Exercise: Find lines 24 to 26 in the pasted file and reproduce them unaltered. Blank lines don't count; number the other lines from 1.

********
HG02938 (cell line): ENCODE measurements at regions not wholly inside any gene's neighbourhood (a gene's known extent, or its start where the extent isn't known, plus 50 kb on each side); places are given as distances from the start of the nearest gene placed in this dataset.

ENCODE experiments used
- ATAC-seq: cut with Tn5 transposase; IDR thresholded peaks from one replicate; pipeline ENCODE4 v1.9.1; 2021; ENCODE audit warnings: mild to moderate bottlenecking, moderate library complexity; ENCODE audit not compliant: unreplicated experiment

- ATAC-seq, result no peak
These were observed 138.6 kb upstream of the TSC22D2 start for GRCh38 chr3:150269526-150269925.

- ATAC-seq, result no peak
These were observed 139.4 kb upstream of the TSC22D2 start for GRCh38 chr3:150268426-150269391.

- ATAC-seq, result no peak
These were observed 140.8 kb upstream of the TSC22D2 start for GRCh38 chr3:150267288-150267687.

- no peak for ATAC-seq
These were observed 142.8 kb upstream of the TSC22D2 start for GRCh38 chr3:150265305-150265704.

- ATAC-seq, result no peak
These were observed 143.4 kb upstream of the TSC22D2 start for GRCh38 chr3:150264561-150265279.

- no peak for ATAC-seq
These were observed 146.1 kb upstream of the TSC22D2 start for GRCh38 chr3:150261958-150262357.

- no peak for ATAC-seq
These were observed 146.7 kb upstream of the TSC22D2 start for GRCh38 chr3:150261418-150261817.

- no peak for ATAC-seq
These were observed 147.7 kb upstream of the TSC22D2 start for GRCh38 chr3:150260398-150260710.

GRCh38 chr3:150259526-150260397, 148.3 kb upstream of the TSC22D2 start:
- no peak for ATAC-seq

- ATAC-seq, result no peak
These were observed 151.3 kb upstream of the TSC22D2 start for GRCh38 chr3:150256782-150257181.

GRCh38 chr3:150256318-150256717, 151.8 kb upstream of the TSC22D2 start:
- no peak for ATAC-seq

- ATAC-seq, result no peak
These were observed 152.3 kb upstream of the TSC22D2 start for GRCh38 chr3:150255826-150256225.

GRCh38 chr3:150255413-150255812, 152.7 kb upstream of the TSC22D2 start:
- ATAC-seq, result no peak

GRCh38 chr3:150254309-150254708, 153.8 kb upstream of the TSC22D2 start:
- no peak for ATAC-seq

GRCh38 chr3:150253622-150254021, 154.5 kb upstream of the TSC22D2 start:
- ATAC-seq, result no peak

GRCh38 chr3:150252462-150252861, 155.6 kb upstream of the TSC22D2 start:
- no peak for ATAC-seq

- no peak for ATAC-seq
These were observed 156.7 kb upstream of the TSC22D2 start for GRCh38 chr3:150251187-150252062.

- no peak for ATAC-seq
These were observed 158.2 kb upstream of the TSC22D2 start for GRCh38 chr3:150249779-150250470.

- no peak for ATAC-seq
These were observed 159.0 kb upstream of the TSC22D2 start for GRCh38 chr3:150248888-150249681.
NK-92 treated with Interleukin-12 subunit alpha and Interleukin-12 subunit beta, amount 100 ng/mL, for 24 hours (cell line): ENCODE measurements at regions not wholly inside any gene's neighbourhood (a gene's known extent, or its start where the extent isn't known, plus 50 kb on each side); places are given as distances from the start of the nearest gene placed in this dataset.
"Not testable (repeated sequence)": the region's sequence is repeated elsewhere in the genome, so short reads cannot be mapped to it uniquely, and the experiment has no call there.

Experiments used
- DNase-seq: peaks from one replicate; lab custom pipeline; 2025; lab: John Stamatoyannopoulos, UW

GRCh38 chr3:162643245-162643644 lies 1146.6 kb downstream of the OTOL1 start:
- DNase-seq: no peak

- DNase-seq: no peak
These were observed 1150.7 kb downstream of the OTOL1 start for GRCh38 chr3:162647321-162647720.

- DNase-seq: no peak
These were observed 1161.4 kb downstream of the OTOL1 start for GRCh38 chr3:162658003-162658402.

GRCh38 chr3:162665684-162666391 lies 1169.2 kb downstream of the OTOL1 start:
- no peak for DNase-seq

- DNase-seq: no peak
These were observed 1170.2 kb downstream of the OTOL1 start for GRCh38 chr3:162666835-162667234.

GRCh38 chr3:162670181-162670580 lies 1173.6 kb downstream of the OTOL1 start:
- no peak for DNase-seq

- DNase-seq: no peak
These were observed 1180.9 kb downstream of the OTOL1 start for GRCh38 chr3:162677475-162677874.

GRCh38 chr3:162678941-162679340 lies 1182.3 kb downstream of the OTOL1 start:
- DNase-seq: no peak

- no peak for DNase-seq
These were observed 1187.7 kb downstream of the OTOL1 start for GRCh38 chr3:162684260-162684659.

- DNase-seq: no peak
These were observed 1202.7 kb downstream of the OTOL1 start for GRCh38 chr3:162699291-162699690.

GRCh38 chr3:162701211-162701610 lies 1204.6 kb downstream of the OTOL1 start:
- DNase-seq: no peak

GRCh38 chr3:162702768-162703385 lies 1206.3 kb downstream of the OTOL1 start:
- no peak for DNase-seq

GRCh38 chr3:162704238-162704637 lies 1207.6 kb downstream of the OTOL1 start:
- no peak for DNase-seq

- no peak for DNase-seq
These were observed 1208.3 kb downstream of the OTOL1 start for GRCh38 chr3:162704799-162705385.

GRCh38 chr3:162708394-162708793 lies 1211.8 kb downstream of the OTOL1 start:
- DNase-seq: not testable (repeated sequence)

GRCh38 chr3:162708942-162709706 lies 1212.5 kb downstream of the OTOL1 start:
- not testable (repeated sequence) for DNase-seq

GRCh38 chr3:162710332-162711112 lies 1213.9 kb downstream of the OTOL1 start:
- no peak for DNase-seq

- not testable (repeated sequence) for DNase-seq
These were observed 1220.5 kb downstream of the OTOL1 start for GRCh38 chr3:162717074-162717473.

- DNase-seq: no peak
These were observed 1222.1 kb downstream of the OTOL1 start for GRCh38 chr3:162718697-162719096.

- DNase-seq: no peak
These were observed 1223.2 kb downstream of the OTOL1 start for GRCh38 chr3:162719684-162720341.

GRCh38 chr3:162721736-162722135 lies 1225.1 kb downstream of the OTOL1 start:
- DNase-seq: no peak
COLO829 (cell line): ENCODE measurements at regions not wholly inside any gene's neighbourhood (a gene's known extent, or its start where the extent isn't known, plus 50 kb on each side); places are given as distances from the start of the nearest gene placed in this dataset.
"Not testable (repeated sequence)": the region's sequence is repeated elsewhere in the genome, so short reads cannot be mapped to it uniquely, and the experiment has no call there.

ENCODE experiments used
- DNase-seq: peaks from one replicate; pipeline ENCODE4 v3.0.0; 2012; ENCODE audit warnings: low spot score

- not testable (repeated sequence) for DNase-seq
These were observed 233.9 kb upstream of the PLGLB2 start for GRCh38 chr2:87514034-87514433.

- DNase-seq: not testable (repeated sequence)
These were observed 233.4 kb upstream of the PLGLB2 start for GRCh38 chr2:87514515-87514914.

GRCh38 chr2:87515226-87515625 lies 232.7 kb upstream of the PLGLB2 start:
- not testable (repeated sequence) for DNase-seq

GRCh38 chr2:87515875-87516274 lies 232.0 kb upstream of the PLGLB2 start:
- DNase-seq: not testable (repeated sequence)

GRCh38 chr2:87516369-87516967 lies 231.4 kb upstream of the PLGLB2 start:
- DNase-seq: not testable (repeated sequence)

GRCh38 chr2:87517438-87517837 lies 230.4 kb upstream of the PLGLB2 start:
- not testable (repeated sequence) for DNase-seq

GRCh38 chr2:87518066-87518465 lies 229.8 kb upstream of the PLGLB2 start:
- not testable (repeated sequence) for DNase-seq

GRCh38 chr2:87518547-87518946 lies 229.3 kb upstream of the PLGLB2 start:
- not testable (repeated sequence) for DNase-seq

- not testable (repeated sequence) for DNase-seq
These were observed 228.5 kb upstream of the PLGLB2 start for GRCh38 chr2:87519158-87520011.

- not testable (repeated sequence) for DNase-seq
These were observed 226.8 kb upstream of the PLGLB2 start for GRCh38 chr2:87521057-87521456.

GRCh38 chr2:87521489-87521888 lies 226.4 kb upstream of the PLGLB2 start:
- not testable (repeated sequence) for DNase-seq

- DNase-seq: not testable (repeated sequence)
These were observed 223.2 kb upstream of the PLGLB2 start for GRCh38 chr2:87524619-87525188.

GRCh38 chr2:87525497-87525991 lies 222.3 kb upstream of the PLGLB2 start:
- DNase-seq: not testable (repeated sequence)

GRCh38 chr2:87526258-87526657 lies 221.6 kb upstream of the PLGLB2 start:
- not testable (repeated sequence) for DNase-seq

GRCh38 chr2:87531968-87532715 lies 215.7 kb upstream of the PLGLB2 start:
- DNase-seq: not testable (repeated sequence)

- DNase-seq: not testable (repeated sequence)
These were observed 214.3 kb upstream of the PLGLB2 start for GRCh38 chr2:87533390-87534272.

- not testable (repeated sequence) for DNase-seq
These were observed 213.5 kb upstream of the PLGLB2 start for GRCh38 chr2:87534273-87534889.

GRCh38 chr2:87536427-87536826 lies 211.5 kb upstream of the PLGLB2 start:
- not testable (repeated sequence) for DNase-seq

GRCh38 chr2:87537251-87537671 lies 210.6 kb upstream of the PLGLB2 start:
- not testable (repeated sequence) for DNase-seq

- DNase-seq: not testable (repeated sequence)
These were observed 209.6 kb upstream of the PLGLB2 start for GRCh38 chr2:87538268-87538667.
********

GRCh38 chr3:150256318-150256717, 151.8 kb upstream of the TSC22D2 start:
- no peak for ATAC-seq

- ATAC-seq, result no peak